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Archaeologist Busted for Faking Artifacts Showing Jesus Crucifixion

Archaeologist Busted for Faking Artifacts Showing Jesus Crucifixion


Archaeologists stand on trial, accused of faking a collection of holy artifacts including the earliest depiction of the crucifixion of Christ.

Archaeologist Eliseo Gil, geologist Óscar Escribano, and materials analyst Rubén Cerdán appeared, this week, in a criminal court in Vitoria-Gasteiz, the capital of Spain's Basque Country. They are accused of having forged ancient graffiti on the faces of hundreds of ancient artifacts.

The Telegraph reported that the three men are charged with having scratched religious images onto pottery, glass, and brick that were subsequently found in the Roman ruins at Iruña-Veleia, about 6 miles (10 kilometers) west of Vitoria-Gasteiz. Gil had boldly claimed the graffiti found on the artifacts demonstrated early links between the Roman settlement in Spain and the Basque language and he claimed three “crosses” found scratched on a fragment of ancient pottery were the earliest known depiction of the crucifixion of Jesus Christ.

Excavation at Iruña-Veleia. (Jabi Zabala / CC BY-NC-SA 2.0)

Excavation at Iruña-Veleia. (Jabi Zabala / CC BY-NC-SA 2.0)

However, other archaeologists have pointed out that some of the graffiti was made in modern times.

At Least Try To Get The Period Right

In 2008, a provincial government scientific commission ruled that “476 of the artifacts were manipulated or outright fakes” and declared that Gil and his colleagues had “perpetrated an elaborate fraud”. At the time of the commissions’ report, Gil and his company were stopped from excavation at Iruña-Veleia and charged.

Rodríguez Temiño works in Seville for the provincial government of Andalucía and in 2017 he published a paper in the archaeological journal Zephyrus that detailed evidence that the artifacts from Iruña-Veleia were hoaxes. The trial has now begun.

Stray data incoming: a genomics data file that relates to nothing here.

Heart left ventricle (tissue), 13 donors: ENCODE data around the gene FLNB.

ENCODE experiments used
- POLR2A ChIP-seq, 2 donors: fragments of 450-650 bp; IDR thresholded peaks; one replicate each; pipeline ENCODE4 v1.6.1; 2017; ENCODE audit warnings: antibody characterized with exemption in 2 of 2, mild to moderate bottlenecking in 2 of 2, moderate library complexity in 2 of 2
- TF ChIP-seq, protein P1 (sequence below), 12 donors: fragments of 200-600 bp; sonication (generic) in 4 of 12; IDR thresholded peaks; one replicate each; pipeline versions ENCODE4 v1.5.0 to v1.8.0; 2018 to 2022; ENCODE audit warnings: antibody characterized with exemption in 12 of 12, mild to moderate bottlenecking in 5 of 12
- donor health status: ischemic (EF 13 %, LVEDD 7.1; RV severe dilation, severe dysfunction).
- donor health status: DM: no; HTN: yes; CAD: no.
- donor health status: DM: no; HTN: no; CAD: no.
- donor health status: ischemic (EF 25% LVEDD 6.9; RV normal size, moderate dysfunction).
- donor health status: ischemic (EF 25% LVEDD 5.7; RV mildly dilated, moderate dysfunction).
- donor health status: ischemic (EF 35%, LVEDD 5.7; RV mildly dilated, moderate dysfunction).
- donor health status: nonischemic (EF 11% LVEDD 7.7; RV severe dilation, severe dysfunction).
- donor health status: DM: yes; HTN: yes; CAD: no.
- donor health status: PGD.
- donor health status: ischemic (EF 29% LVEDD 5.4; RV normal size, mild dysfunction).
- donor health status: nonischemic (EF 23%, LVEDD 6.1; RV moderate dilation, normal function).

Archaeologist Eliseo Gil accused of faking Iruña-Veleia artifacts. Source: Noticias de 5 Minutos / YouTube.

Archaeologist Eliseo Gil accused of faking Iruña-Veleia artifacts. Source: Noticias de 5 Minutos / YouTube.

Gil had soaked up media attention in Spain's Basque Country in 2006 when according to the archaeologists hundreds of broken ceramic pieces known as “ostraca” showing Egyptian hieroglyphics and drawings and phrases in Latin, Greek, and Basque were unearthed at the Iruña-Veleia site. But the alarm bells began ringing when certain phrases in Latin were found to be “from the wrong period”.

Hundreds Of Years Out…

The graffiti on some of the artifacts apparently spelled out the name of the ancient Egyptian queen Nefertiti, in hieroglyphics, but she would have been unknown until her tomb was discovered in the 20th century. Not to mention one of the fragments of pottery had a Latin motto that had been created around 1913 for an international court at The Hague, in the Netherlands.

Other archaeologists also point to the fact that writings on the artifacts contain words and spellings from hundreds of years later, including modern commas and the mixed use of uppercase and lowercase letters which didn’t occur until about the 18th century. Experts also considered the depiction of the crucifixion portrayed on the most famous artifact had actually been created “hundreds of years later than claimed”.